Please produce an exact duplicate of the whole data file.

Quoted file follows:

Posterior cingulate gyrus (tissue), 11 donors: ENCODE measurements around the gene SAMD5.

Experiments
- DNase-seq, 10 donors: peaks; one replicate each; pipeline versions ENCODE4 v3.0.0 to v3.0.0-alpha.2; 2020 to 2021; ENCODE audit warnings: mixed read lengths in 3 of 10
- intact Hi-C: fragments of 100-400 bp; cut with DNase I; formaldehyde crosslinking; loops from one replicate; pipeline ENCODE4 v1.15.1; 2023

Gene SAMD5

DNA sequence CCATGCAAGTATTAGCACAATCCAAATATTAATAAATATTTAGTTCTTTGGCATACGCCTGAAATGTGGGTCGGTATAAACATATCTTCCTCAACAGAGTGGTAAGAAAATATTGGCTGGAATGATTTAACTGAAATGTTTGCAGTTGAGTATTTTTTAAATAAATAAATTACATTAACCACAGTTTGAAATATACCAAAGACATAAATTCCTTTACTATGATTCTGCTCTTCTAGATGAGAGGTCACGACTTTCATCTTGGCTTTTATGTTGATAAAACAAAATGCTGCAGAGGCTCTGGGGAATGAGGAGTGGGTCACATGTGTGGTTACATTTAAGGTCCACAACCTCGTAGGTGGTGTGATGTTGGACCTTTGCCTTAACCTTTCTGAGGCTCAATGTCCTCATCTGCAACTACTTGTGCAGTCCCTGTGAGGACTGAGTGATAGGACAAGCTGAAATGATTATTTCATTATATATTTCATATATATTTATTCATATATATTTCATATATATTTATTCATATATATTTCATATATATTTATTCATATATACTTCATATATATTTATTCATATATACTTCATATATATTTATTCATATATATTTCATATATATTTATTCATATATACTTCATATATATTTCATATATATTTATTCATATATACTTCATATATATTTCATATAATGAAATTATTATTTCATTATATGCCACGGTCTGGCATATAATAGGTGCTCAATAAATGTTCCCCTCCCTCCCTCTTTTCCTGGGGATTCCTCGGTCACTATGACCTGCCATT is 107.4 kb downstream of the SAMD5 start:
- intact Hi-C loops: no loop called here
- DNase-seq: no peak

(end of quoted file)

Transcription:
Posterior cingulate gyrus (tissue), 11 donors: ENCODE measurements around the gene SAMD5.

Experiments
- DNase-seq, 10 donors: peaks; one replicate each; pipeline versions ENCODE4 v3.0.0 to v3.0.0-alpha.2; 2020 to 2021; ENCODE audit warnings: mixed read lengths in 3 of 10
- intact Hi-C: fragments of 100-400 bp; cut with DNase I; formaldehyde crosslinking; loops from one replicate; pipeline ENCODE4 v1.15.1; 2023

Gene SAMD5

DNA sequence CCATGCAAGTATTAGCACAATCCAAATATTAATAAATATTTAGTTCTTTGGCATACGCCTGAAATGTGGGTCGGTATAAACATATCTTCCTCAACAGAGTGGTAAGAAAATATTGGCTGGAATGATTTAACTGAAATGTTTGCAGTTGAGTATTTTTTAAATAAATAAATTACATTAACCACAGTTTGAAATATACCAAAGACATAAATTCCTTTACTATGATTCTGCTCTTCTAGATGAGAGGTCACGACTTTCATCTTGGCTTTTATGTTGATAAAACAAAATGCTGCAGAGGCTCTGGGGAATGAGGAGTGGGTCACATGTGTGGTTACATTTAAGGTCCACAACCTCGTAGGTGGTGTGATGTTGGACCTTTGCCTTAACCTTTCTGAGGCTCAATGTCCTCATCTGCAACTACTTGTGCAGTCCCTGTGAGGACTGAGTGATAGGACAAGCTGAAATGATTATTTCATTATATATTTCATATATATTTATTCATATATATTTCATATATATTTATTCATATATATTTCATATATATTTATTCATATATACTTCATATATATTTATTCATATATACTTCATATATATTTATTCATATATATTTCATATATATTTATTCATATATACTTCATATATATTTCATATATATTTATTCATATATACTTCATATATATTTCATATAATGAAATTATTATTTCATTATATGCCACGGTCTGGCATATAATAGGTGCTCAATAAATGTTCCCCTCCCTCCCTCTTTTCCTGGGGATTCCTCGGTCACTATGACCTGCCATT is 107.4 kb downstream of the SAMD5 start:
- intact Hi-C loops: no loop called here
- DNase-seq: no peak